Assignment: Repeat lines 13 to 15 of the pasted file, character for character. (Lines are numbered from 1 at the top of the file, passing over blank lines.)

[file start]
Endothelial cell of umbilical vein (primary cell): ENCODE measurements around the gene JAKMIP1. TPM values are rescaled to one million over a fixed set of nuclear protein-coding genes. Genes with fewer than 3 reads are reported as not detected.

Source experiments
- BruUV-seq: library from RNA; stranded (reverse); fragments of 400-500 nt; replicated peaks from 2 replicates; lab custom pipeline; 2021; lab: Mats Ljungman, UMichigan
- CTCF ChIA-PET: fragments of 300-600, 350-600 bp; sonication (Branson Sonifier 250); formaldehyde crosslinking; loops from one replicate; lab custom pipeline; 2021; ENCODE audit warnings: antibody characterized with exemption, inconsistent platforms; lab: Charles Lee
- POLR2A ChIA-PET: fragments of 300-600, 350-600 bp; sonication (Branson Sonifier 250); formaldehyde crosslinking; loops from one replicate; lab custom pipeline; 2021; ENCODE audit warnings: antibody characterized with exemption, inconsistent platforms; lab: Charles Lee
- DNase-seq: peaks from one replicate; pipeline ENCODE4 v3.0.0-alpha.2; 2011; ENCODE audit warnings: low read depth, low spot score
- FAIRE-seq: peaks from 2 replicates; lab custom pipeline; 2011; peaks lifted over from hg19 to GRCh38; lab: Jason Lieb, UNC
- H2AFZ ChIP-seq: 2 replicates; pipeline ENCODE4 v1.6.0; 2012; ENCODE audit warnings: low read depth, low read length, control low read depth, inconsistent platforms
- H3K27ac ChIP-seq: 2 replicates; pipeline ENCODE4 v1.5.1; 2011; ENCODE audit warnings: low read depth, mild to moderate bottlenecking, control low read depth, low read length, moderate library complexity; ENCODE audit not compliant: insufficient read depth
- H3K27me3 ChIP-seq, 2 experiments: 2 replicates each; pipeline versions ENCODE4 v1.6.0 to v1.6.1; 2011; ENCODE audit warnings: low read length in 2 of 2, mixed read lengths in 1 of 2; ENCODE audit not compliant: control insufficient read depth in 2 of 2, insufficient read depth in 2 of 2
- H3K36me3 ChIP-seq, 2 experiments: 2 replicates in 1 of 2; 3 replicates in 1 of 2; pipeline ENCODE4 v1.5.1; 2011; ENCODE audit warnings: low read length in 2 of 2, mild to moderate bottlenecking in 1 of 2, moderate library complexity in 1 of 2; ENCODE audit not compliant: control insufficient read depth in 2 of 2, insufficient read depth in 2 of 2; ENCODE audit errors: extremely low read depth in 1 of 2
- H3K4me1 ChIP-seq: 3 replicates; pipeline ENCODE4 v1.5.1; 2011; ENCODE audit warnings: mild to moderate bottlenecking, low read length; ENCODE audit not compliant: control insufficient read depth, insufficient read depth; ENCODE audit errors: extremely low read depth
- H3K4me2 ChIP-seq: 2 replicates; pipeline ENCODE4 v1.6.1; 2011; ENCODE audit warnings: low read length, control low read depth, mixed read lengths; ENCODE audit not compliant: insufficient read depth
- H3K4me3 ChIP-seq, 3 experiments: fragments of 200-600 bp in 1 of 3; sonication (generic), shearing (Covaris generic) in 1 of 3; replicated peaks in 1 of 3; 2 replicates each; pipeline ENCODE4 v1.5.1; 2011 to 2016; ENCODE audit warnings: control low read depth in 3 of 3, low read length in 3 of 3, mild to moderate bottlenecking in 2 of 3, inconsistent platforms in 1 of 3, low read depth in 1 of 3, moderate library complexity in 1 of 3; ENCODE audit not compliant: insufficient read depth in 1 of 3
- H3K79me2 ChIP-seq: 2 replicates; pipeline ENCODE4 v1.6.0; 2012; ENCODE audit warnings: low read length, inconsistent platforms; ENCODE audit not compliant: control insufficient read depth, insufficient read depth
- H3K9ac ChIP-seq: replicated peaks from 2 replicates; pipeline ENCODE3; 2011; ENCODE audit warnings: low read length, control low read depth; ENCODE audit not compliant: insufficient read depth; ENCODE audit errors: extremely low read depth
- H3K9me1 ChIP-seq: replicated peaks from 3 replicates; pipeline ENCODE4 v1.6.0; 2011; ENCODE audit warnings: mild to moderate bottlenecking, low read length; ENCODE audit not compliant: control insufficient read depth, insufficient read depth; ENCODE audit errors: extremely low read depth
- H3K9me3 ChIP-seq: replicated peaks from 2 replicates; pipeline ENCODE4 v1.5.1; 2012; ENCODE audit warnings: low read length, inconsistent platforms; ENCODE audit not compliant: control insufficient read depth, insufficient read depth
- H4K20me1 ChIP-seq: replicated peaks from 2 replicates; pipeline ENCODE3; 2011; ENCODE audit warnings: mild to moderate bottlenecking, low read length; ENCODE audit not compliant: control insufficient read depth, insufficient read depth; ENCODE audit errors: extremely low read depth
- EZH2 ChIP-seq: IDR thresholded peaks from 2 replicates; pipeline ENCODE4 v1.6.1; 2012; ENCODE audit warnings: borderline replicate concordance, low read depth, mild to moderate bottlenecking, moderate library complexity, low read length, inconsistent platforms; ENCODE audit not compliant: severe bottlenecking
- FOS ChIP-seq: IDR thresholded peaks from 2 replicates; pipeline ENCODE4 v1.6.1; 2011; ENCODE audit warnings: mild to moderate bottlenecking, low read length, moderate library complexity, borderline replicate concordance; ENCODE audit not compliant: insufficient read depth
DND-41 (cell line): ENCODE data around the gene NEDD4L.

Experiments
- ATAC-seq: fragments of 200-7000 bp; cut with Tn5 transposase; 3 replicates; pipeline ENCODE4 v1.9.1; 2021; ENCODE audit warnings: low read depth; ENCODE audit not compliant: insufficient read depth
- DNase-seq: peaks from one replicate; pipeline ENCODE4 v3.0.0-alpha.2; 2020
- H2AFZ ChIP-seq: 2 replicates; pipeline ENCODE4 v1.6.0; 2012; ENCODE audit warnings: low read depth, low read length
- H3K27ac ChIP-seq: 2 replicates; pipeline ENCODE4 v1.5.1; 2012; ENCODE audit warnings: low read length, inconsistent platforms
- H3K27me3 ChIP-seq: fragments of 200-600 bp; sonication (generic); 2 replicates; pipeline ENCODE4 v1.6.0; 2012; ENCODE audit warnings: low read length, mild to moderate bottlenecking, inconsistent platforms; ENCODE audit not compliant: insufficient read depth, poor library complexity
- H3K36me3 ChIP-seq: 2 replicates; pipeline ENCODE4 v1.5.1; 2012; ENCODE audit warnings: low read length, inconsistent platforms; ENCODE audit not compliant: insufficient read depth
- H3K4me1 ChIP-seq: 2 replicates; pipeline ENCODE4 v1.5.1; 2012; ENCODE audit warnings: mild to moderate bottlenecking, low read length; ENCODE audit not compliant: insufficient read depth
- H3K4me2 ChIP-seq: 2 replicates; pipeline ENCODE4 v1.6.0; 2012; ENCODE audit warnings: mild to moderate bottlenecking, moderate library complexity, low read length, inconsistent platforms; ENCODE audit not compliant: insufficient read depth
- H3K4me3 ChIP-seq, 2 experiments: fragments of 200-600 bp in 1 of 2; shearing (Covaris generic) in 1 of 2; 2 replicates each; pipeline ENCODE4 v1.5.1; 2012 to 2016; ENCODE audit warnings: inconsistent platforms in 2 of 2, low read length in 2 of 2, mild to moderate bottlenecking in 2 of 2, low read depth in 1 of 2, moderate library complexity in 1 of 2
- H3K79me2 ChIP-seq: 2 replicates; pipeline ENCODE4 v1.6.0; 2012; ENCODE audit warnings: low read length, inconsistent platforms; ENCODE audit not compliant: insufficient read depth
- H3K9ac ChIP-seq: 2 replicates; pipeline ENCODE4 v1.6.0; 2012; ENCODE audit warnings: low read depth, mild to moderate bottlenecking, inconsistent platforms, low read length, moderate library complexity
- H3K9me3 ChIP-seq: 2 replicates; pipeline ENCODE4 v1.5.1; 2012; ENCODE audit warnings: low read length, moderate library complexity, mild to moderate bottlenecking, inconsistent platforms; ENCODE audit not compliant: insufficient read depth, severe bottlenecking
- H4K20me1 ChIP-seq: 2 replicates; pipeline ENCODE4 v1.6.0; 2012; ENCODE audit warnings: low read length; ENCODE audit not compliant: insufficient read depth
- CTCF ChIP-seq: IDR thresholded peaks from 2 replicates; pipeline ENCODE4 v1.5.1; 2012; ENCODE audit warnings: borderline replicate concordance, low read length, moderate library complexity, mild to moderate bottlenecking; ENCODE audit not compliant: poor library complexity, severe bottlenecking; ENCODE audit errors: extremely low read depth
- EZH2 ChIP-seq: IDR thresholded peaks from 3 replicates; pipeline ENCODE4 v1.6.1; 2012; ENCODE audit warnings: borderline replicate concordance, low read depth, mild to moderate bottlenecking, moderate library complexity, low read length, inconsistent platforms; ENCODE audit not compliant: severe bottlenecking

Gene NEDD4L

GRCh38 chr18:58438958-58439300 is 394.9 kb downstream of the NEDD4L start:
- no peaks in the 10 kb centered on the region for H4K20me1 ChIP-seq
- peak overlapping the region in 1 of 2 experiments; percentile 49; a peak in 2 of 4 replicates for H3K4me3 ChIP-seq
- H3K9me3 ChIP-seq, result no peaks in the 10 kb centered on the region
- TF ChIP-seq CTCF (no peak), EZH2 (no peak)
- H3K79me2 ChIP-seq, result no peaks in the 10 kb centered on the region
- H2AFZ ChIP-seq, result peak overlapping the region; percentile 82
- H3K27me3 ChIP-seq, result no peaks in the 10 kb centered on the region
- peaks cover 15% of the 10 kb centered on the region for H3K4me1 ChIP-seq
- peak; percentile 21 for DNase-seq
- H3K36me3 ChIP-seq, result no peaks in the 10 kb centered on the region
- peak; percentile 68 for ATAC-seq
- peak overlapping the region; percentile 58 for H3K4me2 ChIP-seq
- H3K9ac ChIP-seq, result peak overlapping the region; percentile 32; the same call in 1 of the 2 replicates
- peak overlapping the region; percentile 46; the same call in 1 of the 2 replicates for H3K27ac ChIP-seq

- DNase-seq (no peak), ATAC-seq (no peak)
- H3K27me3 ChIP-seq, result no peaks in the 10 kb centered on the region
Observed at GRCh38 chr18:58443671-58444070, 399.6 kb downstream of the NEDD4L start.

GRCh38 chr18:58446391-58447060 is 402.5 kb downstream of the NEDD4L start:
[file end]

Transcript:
- H3K4me2 ChIP-seq: 2 replicates; pipeline ENCODE4 v1.6.1; 2011; ENCODE audit warnings: low read length, control low read depth, mixed read lengths; ENCODE audit not compliant: insufficient read depth
- H3K4me3 ChIP-seq, 3 experiments: fragments of 200-600 bp in 1 of 3; sonication (generic), shearing (Covaris generic) in 1 of 3; replicated peaks in 1 of 3; 2 replicates each; pipeline ENCODE4 v1.5.1; 2011 to 2016; ENCODE audit warnings: control low read depth in 3 of 3, low read length in 3 of 3, mild to moderate bottlenecking in 2 of 3, inconsistent platforms in 1 of 3, low read depth in 1 of 3, moderate library complexity in 1 of 3; ENCODE audit not compliant: insufficient read depth in 1 of 3
- H3K79me2 ChIP-seq: 2 replicates; pipeline ENCODE4 v1.6.0; 2012; ENCODE audit warnings: low read length, inconsistent platforms; ENCODE audit not compliant: control insufficient read depth, insufficient read depth